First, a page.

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Guest Cross Post: Extremism And The Sensible Centre

Written by Tony Coady , Emeritus Professor of Philosophy at the University of Melbourne and Honorary Professor at the Australian Catholic University, Honorary Fellow in the Uehiro Centre for Practical Ethics in Oxford.

There are a plethora of terms in widespread political and social use that often obfuscate more than they elucidate. One of those is “terrorism” and its derivatives such as “terrorist”, but I have had my say about this elsewhere, most recently in my 2021 book The Meaning of Terrorism and will simply commend it to readers. Here I want to address instead the cluster of expressions  around “extremist/extremism”, “radical/radicalism” and best of all “the sensible centre”.

Typical quotes about extremism show the standardly condemnatory nature of its widespread current usage. Examples are almost endless, but here are two examples from very different well-known people: “A people inspired by democracy, human rights and economic opportunity will turn their back decisively against extremism.” – Benazir Bhutto;[1] “Extremism means borders beyond which life ends, and a passion for extremism, in art and in politics, is a veiled longing for death.” – Milan Kundera [2]  Continue reading

Guest Post: Body Shaming is Unacceptable, Even if Directed at Vile People. An Intersex Critique of “Small Dick Energy” 

Guest post by Morgan Carpenter, bioethicist; co-founder and executive director, Intersex Human Rights Australia; Magda Rakita co-founder and executive director, Fundacja Interakcja (Poland), and co-chair, OII Europe; and Bo Laurent, founder, Intersex Society of North America

We love Greta Thunberg. But we were hurt and disappointed that she chose “small dick energy” as a pejorative in her recent Twitter exchange with the self-proclaimed “misogynist influencer” Andrew Tate. This particular choice of words was not, in our view, the self-evidently praiseworthy retort that many progressive commentators took it to be.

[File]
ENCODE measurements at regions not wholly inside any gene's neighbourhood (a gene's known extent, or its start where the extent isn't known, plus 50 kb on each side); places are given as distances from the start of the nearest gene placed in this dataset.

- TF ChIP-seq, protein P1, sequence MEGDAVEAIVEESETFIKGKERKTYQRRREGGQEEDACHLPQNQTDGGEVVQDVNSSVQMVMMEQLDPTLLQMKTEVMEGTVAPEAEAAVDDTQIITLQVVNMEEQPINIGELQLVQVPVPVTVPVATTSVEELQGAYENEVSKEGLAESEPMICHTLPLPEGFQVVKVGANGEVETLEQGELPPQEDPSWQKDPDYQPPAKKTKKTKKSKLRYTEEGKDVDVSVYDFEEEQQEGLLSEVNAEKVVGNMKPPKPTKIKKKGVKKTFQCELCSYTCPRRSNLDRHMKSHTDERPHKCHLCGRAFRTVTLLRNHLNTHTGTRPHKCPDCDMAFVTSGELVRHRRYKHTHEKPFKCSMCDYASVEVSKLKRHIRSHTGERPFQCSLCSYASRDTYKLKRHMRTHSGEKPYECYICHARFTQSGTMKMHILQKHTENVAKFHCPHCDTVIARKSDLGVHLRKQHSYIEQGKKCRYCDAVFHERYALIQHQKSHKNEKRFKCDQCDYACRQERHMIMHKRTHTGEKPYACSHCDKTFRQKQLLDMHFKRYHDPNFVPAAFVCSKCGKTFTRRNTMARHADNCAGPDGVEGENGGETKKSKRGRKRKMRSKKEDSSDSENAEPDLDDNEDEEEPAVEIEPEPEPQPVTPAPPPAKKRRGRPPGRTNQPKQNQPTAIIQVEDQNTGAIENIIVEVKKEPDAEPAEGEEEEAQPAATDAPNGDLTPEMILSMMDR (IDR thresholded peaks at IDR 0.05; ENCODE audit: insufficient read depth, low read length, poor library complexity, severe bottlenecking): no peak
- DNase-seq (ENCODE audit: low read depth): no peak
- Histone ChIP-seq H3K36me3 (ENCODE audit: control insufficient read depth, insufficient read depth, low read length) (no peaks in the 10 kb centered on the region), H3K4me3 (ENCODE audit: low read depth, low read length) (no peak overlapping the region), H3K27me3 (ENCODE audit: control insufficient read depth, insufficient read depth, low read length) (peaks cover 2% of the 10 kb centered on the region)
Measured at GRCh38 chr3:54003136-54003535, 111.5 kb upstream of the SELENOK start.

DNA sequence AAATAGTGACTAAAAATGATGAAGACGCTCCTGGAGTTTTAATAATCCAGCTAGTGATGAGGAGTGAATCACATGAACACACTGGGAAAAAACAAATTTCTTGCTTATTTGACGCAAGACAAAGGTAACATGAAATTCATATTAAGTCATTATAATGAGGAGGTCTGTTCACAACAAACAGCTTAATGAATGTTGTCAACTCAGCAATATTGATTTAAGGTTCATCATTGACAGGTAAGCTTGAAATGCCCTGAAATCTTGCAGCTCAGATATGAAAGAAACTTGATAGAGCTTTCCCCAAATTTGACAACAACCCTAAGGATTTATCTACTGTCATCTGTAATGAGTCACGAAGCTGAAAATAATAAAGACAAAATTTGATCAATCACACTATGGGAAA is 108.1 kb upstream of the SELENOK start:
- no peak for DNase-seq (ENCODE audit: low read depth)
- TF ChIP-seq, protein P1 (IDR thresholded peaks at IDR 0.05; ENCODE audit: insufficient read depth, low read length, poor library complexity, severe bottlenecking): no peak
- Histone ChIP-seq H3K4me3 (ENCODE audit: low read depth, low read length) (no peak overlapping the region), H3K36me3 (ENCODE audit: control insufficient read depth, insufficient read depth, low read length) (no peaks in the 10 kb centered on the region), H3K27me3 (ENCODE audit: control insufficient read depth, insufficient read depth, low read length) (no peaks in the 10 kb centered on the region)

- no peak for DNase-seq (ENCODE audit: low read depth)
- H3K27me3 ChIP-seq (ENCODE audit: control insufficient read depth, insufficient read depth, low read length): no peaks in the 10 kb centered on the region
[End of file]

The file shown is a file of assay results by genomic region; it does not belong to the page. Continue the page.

Don’t get us wrong. Rhetorically taking someone down a notch is undoubtedly sometimes appropriate. Especially if they have an inflated ego, an objectionable moral character, and regularly disrespect others, as appears to be the case with Tate.

We aren’t against mocking misogynists.

But we are against doing so by alluding to, or making disparaging comments about, body parts or mental attributes possessed by marginalized people — people who suffer unjust stigma due to those very traits. Continue reading

Guest Post: It has become possible to use cutting-edge AI language models to generate convincing high school and undergraduate essays. Here’s why that matters

Written by: Julian Koplin & Joshua Hatherley, Monash University

ChatGPT is a variant of the GPT-3 language model developed by OpenAI. It is designed to generate human-like text in response to prompts given by users. As with any language model, ChatGPT is a tool that can be used for a variety of purposes, including academic research and writing. However, it is important to consider the ethical implications of using such a tool in academic contexts. The use of ChatGPT, or other large language models, to generate undergraduate essays raises a number of ethical considerations. One of the most significant concerns is the issue of academic integrity and plagiarism.